Why Comics?

The End of the World as We’ve Never Known It

Regardless of one’s faith, the Apocalypse of St. John is an absolutely terrifying vision.   I remind us of this fact to pose a question: which is further afield of Biblical doctrine — beatific cherub guardian angels on our shoulders or metallic angels with guns?  The presence of the latter is but one reason to pick up Ted McKeever’s astounding Metropol.  Others are his tonally perfect disturbing art style (on which I will elaborate elsewhere on this site), his literally gritty depictions of city life (be it in the throes of hell on earth or just the everyday hellish), the sheer ugly horror of an unstoppable pandemic that leads to the quarantine of an entire metropolis, and scenes of such formal experimentalism and hallucinatory eeriness as this:

Epic Comics  © Ted McKeever art: Ted McKeever  book: Metropol  publisher: Epic Comics  © Ted McKeever

Epic Comics  © Ted McKeeverart: Ted McKeever  book: Metropol  publisher: Epic Comics  © Ted McKeever

Epic Comics  © Ted McKeeverart: Ted McKeever  book: Metropol  publisher: Epic Comics  © Ted McKeever

Epic Comics  © Ted McKeeverart: Ted McKeever  book: Metropol  publisher: Epic Comics  © Ted McKeever

Epic Comics  © Ted McKeeverart: Ted McKeever  book: Metropol  publisher: Epic Comics  © Ted McKeever

Epic Comics  © Ted McKeeverart: Ted McKeever  book: Metropol  publisher: Epic Comics  © Ted McKeever

What’s important to notice is that this whole sequence is “one take”: it’s one long pullback.  We begin across from those loading dock steps as a car pulls away, pan over to the man on crutches, pullback as a mysterious woman peers out her window, round the corner to the Hotel Ankh, back into an alleyway with working girls, fall back into a bar, hit the john, exit backward out the window reflected in the bathroom mirror into a tiny storeroom, back down a hallway, turn and back away from an employees only door, descend some steps, decline the invitation to an opened door, watch the offerer fade into nothingness, sidestep trucks peeling across the desert, linger on their dust, remove ourselves further to try to discern the breadth of some sort of smokestack filling our field of vision, and finally exit out the pupil of a deranged soul who is vainly trying to reassure a hanged man that he acted properly.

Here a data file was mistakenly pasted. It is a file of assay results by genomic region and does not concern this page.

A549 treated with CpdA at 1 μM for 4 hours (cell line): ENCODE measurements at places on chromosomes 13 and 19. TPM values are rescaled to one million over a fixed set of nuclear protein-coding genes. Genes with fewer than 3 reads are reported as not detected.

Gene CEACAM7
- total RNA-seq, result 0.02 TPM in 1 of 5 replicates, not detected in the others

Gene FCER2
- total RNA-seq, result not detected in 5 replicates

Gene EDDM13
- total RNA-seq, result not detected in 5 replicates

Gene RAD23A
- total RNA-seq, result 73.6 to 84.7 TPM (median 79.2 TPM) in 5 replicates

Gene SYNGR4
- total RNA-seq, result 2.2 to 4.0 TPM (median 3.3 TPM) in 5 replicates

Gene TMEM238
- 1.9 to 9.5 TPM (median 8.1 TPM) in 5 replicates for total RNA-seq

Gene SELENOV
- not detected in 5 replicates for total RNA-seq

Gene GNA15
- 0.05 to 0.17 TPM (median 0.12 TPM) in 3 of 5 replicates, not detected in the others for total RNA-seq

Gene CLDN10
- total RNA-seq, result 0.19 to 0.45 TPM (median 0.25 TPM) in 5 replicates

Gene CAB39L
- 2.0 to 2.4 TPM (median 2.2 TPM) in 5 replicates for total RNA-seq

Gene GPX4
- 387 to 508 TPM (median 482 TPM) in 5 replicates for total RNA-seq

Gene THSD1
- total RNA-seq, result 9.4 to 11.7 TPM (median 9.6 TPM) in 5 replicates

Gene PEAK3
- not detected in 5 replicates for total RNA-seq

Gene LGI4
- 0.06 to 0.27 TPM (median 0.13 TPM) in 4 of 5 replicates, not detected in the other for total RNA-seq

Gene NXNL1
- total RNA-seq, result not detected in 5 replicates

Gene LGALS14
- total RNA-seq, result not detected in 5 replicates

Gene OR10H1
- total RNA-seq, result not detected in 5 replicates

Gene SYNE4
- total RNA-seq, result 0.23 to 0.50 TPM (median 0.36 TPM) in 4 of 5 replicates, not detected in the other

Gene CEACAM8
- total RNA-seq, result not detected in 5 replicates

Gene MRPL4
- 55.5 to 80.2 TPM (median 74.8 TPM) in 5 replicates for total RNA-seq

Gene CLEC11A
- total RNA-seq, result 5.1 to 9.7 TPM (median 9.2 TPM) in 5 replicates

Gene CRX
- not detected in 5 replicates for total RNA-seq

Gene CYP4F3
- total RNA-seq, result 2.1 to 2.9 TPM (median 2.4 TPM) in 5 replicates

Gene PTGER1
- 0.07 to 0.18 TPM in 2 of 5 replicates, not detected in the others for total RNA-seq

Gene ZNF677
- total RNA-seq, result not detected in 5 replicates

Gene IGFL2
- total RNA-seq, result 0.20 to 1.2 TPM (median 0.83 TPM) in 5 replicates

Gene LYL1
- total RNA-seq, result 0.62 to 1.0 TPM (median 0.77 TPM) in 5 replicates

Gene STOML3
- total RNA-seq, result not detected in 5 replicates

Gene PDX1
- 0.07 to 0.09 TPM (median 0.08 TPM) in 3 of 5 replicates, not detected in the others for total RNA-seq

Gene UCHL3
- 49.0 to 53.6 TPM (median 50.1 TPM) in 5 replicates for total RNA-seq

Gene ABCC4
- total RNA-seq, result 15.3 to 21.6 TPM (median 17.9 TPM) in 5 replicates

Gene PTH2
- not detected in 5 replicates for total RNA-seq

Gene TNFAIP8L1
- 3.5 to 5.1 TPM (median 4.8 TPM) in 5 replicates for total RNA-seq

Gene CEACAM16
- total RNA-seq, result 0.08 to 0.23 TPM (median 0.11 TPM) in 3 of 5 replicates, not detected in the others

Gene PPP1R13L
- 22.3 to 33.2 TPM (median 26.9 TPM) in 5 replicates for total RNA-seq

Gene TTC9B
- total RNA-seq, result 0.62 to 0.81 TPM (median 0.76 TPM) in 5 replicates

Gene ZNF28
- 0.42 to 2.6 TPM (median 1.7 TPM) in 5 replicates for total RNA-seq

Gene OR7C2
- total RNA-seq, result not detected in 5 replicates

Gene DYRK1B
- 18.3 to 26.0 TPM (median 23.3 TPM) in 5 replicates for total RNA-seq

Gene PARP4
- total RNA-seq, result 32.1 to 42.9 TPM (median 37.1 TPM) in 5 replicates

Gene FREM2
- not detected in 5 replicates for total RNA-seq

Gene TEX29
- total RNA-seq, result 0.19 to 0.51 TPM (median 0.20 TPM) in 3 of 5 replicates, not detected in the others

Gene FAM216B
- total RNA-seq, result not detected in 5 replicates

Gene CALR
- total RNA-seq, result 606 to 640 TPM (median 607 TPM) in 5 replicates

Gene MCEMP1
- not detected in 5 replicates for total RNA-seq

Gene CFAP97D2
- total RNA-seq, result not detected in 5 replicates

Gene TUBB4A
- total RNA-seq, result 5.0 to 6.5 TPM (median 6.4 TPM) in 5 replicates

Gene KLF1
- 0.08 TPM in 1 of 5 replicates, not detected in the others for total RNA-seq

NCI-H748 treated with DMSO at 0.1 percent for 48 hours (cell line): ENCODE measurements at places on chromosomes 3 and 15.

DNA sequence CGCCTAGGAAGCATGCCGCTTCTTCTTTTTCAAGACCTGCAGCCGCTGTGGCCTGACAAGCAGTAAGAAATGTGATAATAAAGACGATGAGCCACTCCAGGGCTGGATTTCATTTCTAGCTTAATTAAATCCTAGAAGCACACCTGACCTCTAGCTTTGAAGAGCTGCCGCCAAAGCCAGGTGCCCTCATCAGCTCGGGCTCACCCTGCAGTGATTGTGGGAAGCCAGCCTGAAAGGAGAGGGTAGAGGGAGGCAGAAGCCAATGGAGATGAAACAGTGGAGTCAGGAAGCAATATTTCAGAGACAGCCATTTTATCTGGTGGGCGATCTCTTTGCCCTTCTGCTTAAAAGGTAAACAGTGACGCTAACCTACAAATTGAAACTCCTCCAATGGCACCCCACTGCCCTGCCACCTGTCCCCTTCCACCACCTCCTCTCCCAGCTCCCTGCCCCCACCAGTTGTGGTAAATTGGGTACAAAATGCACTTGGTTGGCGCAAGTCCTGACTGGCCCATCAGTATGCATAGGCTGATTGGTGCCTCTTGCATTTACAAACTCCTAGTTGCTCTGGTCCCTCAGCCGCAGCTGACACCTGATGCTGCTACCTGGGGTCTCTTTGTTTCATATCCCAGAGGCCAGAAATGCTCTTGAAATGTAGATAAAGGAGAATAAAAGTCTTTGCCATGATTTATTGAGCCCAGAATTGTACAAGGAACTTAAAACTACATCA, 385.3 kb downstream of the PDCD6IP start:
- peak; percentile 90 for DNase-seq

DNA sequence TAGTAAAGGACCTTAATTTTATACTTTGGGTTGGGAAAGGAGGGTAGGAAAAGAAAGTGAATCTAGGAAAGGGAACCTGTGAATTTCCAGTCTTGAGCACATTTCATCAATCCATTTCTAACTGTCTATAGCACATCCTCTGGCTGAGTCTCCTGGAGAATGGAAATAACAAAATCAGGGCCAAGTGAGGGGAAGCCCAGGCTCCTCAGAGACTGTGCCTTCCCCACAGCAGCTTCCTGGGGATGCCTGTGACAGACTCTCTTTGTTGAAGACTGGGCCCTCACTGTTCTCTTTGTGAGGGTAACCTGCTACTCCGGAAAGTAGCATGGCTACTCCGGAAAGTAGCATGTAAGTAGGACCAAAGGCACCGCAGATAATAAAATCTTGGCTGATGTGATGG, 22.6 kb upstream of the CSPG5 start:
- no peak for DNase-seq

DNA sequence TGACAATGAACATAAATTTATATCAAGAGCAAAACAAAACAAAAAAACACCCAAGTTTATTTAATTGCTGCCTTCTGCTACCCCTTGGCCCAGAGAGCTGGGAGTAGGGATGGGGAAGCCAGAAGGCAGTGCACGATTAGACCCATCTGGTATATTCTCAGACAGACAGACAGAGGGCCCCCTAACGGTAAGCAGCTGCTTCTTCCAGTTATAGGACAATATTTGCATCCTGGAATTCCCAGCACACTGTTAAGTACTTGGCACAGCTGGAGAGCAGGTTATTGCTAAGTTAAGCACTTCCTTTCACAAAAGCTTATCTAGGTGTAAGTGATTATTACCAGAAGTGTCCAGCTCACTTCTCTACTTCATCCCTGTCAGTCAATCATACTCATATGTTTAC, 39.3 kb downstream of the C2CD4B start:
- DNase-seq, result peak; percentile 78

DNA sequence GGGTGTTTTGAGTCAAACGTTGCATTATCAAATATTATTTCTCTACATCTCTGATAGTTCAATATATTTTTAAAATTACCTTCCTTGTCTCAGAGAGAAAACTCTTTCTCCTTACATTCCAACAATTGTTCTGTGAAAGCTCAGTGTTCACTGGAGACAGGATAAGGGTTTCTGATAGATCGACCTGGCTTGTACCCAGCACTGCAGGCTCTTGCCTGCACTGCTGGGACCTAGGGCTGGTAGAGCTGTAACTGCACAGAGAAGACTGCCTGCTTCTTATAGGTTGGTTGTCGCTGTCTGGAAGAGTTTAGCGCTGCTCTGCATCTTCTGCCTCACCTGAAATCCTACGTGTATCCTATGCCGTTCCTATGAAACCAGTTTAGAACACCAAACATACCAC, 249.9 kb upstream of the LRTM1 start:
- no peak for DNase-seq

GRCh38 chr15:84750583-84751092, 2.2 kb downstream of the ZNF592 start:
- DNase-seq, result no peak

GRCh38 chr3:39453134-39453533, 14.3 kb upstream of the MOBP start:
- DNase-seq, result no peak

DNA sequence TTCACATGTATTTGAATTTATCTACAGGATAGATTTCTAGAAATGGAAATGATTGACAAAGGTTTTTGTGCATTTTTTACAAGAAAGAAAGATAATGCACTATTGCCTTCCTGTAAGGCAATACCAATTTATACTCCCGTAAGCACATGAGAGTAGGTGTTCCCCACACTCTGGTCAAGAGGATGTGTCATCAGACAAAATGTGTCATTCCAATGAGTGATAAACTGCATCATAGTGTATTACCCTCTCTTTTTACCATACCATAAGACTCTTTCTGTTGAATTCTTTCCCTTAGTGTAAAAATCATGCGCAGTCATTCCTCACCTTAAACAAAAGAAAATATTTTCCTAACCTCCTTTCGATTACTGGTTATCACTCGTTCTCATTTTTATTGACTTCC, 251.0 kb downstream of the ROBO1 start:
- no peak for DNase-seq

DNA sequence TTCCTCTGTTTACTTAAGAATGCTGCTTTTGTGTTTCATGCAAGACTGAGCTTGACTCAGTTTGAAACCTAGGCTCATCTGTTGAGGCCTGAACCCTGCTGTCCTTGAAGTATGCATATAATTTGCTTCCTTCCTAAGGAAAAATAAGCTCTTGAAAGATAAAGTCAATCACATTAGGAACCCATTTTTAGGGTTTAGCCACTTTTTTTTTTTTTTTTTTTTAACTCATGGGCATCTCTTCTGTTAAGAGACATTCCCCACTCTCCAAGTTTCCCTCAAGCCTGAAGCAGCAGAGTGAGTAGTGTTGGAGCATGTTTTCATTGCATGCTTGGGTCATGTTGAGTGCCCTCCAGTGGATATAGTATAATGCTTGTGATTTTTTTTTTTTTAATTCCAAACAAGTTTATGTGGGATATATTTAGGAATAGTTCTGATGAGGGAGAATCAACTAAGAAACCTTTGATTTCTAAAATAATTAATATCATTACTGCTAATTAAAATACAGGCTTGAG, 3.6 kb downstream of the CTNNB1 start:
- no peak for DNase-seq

So few comic artists have attempted this film technique, but McKeever just takes the feeling of that continuous movement from this movie trope.  He’s too smart an illustrator to simply try to ape another field without realizing what is vital to his own.  The ending is pure illustration.  I’m not sure I can think of another comic book artist who has so boldly and effectively used negative space.  The overwhelming use of black deepens the mystery of the sequence, giving us holes to fall into.  The shape formed by the little white on the ultimate panel of the second to last page also suggests an eye and therefore foreshadows the ending. And very rare is the artist who can combine outright simplicity with spot meticulous rendering and filthy textural fills in only those inches they are called for.  To continue with the film theme, the cumulative effect is similar to the unease created by David Lynch’s unsettling oeuvre.  McKeever transcends this by doing it with images so strong and perfectly selected that we don’t need them flying by at 30 frames per second: we can linger on their haunting beauty indefinitely.

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